ISO metrics make your objectives quantitative. When we start to setting these objectives we want to measure and show measurable results that would really gain consumer confidence and more business. This by itself lets into issue moving into measuring stage.
As the somewhat controversial quote by Peter Drucker goes,”What gets measured gets done.” I say at least what gets measured ‘shows what needs to be done.’ When we set KPIs (Key Performance Indicators) we have a yardstick to see where we are and where we want to be. Measuring determines the gap.
Key Performance Indicator (KPI) Definition
A Key Performance Indicator is a value that can be measured to gauge the performance of a particular action or set of actions. Organizations use KPIs to determine success at reaching their goals. High-level KPIs are often those that pertain to the big picture performance of business, and low-level KPIs commonly measure the particular moving parts of the business such as:
Business Financial KPIs
- Cost Of Goods Sold
- Accounts Receivables
- Expenses Vs. Budget
- Customer Lifetime Value (CLV)
- Customer Acquisition Cost (CAC)
- Customer Satisfaction & Retention
- Net Promoter Score (NPS)
- Number Of Customers
- Customer Support Tickets
- Percentage Of Product Returns
- Efficiency Measure
Personnel ISO Metrics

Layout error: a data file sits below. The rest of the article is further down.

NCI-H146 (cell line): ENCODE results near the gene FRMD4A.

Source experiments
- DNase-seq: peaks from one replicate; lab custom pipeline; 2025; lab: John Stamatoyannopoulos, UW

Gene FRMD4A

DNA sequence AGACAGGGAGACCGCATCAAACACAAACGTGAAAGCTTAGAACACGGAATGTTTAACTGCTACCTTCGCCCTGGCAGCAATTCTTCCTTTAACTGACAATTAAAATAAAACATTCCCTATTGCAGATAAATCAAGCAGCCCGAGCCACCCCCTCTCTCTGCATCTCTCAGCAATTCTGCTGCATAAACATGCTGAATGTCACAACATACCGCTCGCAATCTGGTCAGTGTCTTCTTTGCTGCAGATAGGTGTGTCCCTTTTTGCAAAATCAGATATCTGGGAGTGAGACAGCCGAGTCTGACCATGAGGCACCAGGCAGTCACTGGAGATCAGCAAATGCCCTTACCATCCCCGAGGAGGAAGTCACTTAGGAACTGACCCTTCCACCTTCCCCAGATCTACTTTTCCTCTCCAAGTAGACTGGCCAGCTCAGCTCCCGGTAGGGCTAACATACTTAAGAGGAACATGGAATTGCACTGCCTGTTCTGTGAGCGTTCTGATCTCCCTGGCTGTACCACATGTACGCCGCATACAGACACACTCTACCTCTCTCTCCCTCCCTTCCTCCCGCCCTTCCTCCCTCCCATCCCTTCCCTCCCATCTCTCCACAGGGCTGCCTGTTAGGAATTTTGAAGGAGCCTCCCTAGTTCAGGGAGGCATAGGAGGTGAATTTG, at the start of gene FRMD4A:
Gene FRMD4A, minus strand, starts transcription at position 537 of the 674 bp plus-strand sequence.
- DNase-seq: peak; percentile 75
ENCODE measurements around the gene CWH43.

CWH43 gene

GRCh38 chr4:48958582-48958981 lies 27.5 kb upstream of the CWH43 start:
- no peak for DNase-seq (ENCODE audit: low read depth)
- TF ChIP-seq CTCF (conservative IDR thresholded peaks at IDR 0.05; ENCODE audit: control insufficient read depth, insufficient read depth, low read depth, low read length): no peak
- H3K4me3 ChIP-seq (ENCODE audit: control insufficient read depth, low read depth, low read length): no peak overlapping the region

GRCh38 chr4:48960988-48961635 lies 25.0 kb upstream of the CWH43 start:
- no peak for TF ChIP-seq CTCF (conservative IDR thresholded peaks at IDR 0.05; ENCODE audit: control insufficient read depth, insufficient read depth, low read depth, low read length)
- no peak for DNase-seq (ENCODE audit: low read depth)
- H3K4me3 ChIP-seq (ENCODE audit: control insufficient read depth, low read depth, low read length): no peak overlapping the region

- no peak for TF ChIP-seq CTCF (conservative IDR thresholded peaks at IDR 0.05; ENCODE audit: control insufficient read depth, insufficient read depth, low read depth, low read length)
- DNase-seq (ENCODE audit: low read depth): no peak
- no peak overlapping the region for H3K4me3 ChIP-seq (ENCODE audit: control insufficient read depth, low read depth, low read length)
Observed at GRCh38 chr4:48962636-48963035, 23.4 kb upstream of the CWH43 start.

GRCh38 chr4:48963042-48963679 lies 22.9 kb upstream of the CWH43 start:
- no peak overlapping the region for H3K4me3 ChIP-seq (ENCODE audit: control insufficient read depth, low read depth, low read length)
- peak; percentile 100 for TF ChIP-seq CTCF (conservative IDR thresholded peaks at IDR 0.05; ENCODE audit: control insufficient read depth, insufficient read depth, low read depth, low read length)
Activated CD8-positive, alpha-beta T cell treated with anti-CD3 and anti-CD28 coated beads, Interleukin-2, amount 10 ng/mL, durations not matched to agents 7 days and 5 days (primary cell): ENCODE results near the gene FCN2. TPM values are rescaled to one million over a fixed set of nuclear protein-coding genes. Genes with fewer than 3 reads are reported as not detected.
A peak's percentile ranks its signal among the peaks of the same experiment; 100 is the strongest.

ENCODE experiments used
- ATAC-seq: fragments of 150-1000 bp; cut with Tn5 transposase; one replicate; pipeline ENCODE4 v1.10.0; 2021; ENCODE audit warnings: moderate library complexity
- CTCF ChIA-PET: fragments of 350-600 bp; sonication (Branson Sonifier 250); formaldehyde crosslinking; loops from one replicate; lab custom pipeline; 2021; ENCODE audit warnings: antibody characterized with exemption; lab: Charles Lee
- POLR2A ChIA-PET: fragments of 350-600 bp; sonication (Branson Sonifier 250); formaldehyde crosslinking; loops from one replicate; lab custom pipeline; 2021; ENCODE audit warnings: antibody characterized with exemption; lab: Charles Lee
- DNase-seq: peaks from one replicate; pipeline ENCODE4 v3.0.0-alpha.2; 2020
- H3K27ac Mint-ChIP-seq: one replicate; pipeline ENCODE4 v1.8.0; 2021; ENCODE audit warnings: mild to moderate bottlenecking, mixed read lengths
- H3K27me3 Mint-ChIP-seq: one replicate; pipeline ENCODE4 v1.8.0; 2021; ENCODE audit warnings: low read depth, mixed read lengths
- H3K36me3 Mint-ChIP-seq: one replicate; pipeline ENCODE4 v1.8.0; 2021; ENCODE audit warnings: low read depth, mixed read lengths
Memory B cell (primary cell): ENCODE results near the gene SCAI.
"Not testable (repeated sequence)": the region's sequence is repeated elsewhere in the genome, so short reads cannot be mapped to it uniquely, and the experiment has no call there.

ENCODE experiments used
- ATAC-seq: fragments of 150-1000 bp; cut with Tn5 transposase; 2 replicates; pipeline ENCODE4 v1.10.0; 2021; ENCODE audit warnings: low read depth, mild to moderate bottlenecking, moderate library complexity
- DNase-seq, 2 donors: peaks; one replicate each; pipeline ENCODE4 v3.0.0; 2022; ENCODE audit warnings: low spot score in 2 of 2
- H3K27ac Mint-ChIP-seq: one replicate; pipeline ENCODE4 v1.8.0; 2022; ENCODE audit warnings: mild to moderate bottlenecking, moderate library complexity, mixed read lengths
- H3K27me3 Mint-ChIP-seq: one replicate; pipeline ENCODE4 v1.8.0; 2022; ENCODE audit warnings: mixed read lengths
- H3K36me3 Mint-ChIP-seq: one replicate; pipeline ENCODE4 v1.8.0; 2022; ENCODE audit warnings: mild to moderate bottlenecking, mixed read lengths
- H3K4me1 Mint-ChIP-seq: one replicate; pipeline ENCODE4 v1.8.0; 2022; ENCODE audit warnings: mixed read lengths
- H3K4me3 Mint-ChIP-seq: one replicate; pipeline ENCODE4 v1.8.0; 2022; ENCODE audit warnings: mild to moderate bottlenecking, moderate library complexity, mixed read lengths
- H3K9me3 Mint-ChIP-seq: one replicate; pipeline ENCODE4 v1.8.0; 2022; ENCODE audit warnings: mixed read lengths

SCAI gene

- Employee Turnover Rate (ETR)
- Percentage Of Response To Open Positions
- Employee Satisfaction
What needs to be measured should be decided from the following criteria:
1) How does it add value to have this objective measured in long term?
2) How critical is it for the Business?
3) Does it make sense to measure it in order to help with internal or external customer?
4) Does it reflect clearly the objective of measurement?
5) How difficult would it be to come to the stage of measurement?
Because an objective is difficult to measure does not mean to neglect the action.
Management and supervisors have to be very patient to explain the very need, criteria, impact of the measurements to each personnel responsible with data collection. Often this stage is not taken into account as part of Quality Management System training. Very useful information can come to forefront when brainstorming ISO metrics. Discuss and determine what to measure and for short and long term goals.
Determining relevant KPIs, how to compare them, learning interpret the data, and how they relate to each other and what weight to give the data, is all part of the process. Mastering data driven results takes time and some trial and error. KPIs for one business might not be the best KPIs for different company.
Establish which KPIs are standard in your industry. Then determine your goals and incorporate the measurements in each area of your business. KPIs need to fit with your unique strategies and goals to give you the best results.
Any KPI is only as valuable as how you use the information. Many businesses adopt industry standard KPIs or use what another company is using. This frequently leads to gathering useless or inaccurate data that does not reflect the specific business and no positive conclusions are reached.
The best KPIs are how your business talks to you. You must understand why you are collecting the data and what it means. If you don not interpret the data correctly you cannot reach solid conclusions or make sound decisions. Your data should be clear and easy to understand.
When developing a strategy for creating your ISO metrics, let your team know the objectives, how you the data will help, and who can respond or act on the information and what course of action will be taken. In time, you will know which business processes to measure and how to use the information.